- Premium supplier of ultrapure synthetic oligonucleotides used in molecular diagnostics triples production capacity in Sweden
- Expansion into new 2,800 sqm biotech facility in Västerås helps meet increased demand in Europe, USA, South America, Middle East and China
- Cutting-edge cleanroom concept and new machinery pave the way for 24-hour automation and lean manufacturing
Basing diagnosis and treatment on the individual biology of patients (as opposed to the one-size-fits-all approach) is the new frontier of healthcare. And the race is prompting lab researchers to move faster to uncover the secrets of DNA.
When it comes to analysing blood and tissue samples to address chronic diseases such as cancer or HIV with better accuracy, so-called “oligonucleotides” have become gold dust. Demand for this synthesised raw material in the molecular diagnostics industry is soaring worldwide.
In Sweden, Uwe Dehnert, Site Manager at the Dutch-owned oligonucleotide supplier SGS DNA, is hard at work behind the scenes – wasting no time to put an ambitious expansion plan into action.
“We are relocating in Sweden in order to grow the company. We have chosen the city of Västerås due to its strategic location close to Stockholm and its ability to attract skilled professionals. I can safely say that we will never stop recruiting new people,” he enthuses.
Boom time for gene synthesis
Uwe Dehnert’s positive outlook on the market dovetails with recent life science forecasts. According to a report released by Markets and Markets, demand for oligonucleotide synthesis is expected to see an annual growth rate of 13.7% (CAGR) until 2024.
By moving operations from the town of Köping to Västerås – Sweden’s fifth largest city – SGS DNA will approximately triple its production capacity and safeguard its ability to replenish the research labs and diagnostic kits of customers in the years ahead.
The investment of more than €6 million involves a new 2,800 sqm plant equipped with modern machinery and a groundbreaking cleanroom concept.
“Oligonucleotides are a key ingredient for DNA synthesis and sequencing for diagnostic purposes. Our product is unique for its high purity. Around 60 per cent of output goes to our mother company QIAGEN and the rest to customers in clinical research and diagnostics in Europe, South America and USA,” Dehnert explains.
A key driver for the company’s expansion plan is strong growth in a new technology called Next Generation Sequencing (NGS) which has revolutionised throughput and speed in diagnostics. Here, too, oligonucleotides play a critical role. So called UMIs (unique molecular indexes) are a great help in the development of cancer therapy using immunotherapy.
The future is lean
Avoiding cross-contamination between products is perhaps the greatest concern of all at any biotech plant today. At the same time, operations need to be as efficient as possible.
At SGS DNA’s new facility in Västerås, there will be no compromise between the two thanks to a novel approach for lean manufacturing.
“We are implementing an open-plan concept that is tried and tested within QIAGEN. There will be fewer cleanrooms despite our increased production. By using laminar flow units and making smart organisational changes we will create a smoother work flow.”
“We are also striving for automation in our purification process,” Dehnert adds. “I feel complete trust in the Swedish suppliers we rely on, not least in software which will definitely not be a bottleneck.”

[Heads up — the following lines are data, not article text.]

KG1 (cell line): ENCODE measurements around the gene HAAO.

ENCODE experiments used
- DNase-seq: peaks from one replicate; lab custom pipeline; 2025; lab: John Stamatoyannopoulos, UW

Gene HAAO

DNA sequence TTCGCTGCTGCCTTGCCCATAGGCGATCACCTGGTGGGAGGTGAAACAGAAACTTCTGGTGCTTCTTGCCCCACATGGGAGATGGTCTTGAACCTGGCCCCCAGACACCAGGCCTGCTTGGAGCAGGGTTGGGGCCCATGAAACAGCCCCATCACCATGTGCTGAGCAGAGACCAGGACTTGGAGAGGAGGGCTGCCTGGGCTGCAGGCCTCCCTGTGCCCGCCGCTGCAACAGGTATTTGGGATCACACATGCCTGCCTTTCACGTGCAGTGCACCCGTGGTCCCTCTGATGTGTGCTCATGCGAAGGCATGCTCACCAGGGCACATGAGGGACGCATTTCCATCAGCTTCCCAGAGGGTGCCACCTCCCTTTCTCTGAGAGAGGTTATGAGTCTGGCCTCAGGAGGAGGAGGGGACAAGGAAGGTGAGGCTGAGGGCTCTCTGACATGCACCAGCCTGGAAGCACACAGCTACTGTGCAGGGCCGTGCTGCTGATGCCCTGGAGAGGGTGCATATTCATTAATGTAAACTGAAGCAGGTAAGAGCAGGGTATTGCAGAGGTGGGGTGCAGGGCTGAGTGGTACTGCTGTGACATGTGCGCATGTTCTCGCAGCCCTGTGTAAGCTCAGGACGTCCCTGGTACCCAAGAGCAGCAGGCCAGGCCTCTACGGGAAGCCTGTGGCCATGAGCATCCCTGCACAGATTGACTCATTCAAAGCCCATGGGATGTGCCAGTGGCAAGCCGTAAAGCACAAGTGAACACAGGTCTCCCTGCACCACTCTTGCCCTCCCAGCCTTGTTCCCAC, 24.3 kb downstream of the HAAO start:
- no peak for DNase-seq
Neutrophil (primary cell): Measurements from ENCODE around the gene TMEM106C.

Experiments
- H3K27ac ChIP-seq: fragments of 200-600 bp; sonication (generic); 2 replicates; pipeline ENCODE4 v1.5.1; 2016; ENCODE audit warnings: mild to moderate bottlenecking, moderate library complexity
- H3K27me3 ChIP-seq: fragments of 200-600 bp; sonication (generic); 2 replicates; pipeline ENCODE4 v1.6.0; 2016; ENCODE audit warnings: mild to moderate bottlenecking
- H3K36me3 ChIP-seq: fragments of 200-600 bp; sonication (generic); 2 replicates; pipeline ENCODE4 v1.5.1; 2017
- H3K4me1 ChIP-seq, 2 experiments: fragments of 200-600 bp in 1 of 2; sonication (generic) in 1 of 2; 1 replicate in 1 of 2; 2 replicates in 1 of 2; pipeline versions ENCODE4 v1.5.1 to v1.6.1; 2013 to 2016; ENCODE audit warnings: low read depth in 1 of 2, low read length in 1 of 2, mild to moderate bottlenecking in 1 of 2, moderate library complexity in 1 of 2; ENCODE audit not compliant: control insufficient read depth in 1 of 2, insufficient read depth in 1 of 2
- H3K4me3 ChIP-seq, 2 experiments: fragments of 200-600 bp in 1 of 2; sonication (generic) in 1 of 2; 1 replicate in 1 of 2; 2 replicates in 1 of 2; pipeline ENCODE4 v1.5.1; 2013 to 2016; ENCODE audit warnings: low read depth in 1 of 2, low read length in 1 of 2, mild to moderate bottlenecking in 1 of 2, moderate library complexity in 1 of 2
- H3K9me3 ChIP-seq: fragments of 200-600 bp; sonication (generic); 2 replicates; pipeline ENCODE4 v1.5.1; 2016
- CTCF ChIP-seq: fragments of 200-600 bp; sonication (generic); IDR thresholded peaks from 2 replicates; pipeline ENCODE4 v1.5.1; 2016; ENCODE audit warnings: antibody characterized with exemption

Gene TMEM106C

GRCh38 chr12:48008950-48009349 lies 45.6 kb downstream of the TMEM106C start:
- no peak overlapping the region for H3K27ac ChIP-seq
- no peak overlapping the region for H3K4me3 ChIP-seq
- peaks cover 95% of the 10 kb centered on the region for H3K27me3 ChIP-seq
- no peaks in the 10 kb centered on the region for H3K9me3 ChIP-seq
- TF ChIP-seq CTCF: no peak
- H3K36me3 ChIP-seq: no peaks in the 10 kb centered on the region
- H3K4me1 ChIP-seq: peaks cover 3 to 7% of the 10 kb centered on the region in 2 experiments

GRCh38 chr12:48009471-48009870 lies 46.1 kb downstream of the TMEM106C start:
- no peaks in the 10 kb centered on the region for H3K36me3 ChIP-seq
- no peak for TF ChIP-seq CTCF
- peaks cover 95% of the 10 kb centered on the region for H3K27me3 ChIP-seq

When construction is completed around mid-2020 and SGS DNA moves into its new home, there will be no shortage of high-profile neighbours in the area.
The Finnslätten industrial estate in Västerås has attracted global brand names in recent years including Amazon Web Services, Northvolt and Bombardier. And Dehnert sees great value in being situated just one hour away from Uppsala’s leading life science community.
“Sweden’s life science clusters are very important and we hope to engage in more research collaborations with Uppsala. The location is also good from a logistics perspective. Our products are transported on dry ice, so I think we’ll find better local options for this too.”
Without having moved a single piece of equipment yet, choosing Västerås has already paid off.
“The number of job applications we have received has escalated since we announced our plan for Västerås,” Dehnert concludes. “This is promising and we are now hiring at least ten more people. We look forward to this next step in what seems to be a well-integrated region.”
Finding the right talent
Torbjörn Bengtsson, Director for Investment Promotion at Invest Västerås, points out that SGS DNA’s commitment follows in the footsteps of recent talent-driven establishments in Västerås by Northvolt, AWS, Bombardier and ABB.
Västerås’ long-standing strengths in automation and robotics come into play in several of these projects.
“SGS DNA’s decision to invest is further confirmation of Västerås as a leading European destination for high-tech manufacturing and R&D,” he says.
Bengtsson welcomes the arrival of SGS DNA and points to a key success factor in the relocation process.
“The issue of future recruitment was a top priority. We are working with the company to find a long-term solution for securing a flow of skilled staff. This is partly based on strong links with Mälardalen University and other actors in higher vocational education.”
SGS DNA is a wholly-owned subsidiary of the life science company QIAGEN, headquartered in Venlo, The Netherlands, serving more than 500,000 customers in the In Vitro diagnostics industry. SGS DNA was founded in 1990 and is a leading provider of high-quality oligonucleotides. The company currently has more than 70 employees at its facility in Sweden.